11Dependable processesTo ensure a minimal number of software faults, it is important to have a well-defined, repeatable software process.A well-defined repeatable process is one that does not depend entirely on individual skills; rather can be enacted by different people.For fault detection, it is clear that the process activities should include significant effort devoted to verification and validation.
13Validation activities Requirements inspections.Requirements management.Model checking.Design and code inspection.Static analysis.Test planning and management.Configuration management, discussed in Chapter 29, is also essential.
14Dependable programming Use programming constructs and techniques that contribute to fault avoidance and fault toleranceDesign for simplicity;Protect information from unauthorised access;Minimise the use of unsafe programming constructs.
15Information protection Information should only be exposed to those parts of the program which need to access it. This involves the creation of objects or abstract data types that maintain state and that provide operations on that state.This avoids faults for three reasons:the probability of accidental corruption of information is reduced;the information is surrounded by ‘firewalls’ so that problems are less likely to spread to other parts of the program;as all information is localised, you are less likely to make errors and reviewers are more likely to find errors.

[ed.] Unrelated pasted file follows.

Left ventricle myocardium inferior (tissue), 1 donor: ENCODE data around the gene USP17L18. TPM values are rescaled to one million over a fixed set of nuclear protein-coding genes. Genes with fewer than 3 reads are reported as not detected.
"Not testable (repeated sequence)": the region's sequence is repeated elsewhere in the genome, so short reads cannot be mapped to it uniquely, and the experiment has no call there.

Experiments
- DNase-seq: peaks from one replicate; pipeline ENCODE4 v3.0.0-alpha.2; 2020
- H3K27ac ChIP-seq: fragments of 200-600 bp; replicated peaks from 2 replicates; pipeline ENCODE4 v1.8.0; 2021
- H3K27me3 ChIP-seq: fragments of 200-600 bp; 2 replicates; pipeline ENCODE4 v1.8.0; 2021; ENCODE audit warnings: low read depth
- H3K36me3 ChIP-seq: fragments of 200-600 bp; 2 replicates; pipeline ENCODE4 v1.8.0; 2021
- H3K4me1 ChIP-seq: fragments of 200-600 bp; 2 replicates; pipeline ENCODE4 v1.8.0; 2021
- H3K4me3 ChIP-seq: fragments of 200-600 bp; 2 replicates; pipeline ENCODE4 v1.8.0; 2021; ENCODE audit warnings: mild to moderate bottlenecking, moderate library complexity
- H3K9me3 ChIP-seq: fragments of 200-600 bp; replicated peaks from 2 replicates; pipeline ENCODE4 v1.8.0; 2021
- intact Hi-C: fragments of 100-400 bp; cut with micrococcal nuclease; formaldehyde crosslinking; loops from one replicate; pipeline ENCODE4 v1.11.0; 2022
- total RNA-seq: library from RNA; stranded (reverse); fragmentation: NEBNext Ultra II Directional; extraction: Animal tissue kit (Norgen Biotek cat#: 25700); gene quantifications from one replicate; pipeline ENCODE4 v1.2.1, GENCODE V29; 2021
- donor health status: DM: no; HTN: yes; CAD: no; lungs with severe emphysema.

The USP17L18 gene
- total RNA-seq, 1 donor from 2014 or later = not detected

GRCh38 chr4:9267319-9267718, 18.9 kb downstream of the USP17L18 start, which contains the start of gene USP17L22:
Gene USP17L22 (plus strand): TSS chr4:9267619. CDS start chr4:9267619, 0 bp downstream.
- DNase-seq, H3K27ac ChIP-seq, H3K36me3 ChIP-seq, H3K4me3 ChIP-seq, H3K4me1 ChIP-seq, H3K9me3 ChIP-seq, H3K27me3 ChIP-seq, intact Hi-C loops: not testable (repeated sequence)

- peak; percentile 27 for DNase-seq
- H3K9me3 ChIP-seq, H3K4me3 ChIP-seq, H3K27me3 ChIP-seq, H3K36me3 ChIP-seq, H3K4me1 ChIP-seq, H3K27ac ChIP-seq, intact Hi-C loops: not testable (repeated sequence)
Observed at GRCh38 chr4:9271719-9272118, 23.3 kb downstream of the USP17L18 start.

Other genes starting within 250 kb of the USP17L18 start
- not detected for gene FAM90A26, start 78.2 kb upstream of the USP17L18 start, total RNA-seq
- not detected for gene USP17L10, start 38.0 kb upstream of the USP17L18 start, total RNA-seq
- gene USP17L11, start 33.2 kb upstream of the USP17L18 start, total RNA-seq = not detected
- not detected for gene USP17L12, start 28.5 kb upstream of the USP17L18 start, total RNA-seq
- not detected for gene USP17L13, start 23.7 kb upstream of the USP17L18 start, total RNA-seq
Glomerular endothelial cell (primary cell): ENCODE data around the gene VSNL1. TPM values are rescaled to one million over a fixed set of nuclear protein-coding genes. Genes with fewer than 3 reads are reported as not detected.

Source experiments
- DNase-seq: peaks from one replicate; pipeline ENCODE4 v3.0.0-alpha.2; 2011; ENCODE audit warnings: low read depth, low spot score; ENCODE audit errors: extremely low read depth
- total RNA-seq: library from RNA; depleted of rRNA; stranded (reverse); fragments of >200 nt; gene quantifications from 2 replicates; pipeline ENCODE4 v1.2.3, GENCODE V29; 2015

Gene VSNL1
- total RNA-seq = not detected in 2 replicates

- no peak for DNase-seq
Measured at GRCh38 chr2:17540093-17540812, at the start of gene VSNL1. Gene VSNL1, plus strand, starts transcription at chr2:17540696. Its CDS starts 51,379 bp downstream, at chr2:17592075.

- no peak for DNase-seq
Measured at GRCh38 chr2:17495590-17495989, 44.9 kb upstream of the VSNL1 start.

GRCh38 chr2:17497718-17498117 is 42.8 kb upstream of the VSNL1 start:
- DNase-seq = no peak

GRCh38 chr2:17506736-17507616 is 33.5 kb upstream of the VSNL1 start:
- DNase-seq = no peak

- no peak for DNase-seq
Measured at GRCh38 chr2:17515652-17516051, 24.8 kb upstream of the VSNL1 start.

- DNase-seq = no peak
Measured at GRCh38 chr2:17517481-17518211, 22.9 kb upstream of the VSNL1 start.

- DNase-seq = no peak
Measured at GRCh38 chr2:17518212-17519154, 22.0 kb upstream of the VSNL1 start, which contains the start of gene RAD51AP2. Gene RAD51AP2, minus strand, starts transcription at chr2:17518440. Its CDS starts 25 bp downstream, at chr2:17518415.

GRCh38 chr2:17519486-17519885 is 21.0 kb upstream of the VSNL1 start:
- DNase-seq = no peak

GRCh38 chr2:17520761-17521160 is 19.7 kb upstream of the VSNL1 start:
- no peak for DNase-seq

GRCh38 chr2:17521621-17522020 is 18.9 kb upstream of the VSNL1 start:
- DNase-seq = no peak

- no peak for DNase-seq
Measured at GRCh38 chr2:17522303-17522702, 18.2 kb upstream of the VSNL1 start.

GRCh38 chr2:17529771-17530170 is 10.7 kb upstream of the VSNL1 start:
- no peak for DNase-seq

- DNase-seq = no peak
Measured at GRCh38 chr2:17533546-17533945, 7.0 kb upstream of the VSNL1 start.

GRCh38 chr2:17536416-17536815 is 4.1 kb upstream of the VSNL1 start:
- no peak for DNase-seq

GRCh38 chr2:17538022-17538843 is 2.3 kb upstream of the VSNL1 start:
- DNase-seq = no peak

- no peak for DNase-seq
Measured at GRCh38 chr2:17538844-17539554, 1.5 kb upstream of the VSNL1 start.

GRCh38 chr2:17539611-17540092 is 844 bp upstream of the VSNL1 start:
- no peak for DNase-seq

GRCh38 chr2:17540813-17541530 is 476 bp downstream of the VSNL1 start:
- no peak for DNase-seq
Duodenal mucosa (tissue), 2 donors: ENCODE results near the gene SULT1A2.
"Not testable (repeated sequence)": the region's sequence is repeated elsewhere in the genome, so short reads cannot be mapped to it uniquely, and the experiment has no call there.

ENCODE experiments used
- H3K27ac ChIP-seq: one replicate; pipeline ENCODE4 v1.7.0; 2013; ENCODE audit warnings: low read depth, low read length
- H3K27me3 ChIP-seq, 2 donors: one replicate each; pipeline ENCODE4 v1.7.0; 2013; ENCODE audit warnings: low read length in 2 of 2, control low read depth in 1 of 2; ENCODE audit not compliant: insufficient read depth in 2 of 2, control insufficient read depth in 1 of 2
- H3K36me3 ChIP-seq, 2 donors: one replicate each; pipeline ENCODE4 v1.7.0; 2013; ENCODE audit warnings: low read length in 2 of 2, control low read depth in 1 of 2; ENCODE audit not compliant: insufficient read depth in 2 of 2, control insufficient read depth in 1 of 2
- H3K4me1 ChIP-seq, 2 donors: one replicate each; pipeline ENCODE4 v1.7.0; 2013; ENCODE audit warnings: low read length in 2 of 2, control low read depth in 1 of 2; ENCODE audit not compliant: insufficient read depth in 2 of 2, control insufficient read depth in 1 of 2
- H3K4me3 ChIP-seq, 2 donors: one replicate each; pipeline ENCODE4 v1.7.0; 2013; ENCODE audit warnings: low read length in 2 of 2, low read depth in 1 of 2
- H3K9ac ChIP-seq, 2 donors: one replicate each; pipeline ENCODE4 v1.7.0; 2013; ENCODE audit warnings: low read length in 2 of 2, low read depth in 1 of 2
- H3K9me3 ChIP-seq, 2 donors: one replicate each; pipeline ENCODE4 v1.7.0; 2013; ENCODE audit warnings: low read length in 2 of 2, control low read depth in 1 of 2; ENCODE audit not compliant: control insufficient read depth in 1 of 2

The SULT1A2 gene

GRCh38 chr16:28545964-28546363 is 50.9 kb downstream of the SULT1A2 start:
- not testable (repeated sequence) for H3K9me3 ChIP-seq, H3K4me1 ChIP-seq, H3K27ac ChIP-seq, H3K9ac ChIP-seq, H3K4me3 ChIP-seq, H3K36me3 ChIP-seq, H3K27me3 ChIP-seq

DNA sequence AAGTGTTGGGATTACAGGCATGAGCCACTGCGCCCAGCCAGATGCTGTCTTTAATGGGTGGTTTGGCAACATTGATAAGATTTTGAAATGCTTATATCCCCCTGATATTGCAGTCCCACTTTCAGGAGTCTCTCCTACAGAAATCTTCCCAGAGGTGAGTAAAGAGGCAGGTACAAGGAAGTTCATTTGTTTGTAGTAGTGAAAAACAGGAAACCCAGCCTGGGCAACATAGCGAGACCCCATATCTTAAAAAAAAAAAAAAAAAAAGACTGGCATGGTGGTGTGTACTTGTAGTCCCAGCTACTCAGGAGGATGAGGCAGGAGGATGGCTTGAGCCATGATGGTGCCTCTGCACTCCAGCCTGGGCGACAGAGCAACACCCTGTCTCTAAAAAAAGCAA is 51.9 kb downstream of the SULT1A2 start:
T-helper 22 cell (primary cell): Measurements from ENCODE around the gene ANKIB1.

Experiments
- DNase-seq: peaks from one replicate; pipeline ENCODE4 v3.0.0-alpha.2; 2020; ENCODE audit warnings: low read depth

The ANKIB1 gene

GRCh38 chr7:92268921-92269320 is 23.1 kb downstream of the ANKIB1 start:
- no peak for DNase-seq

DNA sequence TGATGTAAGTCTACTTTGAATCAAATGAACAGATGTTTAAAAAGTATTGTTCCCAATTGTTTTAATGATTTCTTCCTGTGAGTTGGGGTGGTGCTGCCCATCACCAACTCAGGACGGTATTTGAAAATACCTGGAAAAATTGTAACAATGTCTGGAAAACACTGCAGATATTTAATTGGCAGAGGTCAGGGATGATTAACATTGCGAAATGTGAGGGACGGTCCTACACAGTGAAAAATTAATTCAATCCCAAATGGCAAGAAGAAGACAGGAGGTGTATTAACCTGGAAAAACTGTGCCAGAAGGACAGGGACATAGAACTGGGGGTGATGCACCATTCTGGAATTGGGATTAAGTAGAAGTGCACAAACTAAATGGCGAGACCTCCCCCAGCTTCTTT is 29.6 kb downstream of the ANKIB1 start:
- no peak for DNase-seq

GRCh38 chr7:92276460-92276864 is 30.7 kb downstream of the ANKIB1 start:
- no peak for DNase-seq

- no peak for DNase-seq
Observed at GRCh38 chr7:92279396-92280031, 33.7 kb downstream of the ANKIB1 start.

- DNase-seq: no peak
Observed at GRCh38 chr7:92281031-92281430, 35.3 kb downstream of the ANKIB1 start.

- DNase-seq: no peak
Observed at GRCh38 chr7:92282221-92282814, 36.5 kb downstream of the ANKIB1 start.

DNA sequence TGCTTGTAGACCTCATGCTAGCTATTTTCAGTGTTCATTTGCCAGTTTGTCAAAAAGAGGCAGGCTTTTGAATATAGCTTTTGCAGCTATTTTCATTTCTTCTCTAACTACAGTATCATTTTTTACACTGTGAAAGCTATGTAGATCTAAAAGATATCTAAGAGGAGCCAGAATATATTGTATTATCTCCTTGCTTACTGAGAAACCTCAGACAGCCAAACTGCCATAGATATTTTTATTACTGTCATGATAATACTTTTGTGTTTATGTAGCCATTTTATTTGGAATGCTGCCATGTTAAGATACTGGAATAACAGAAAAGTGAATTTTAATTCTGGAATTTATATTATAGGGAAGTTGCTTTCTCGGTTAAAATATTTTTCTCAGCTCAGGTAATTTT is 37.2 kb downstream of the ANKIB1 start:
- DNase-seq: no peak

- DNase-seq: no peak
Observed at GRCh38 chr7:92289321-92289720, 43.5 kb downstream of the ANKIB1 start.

18Safe programmingFaults in programs are usually a consequence of programmers making mistakes.These mistakes occur because people lose track of the relationships between program variables.Some programming constructs are more error-prone than others so avoiding their use reduces programmer mistakes.
19Structured programming First proposed in 1968 as an approach to development that makes programs easier to understand and that avoids programmer errors.Programming without gotos.While loops and if statements as the only control statements.Top-down design.An important development because it promoted thought and discussion about programming.
20Error-prone constructs Floating-point numbersInherently imprecise. The imprecision may lead to invalid comparisons.PointersPointers referring to the wrong memory areas can corrupt data. Aliasing can make programs difficult to understand and change.Dynamic memory allocationRun-time allocation can cause memory overflow.ParallelismCan result in subtle timing errors because of unforeseen interaction between parallel processes.RecursionErrors in recursion can cause memory overflow.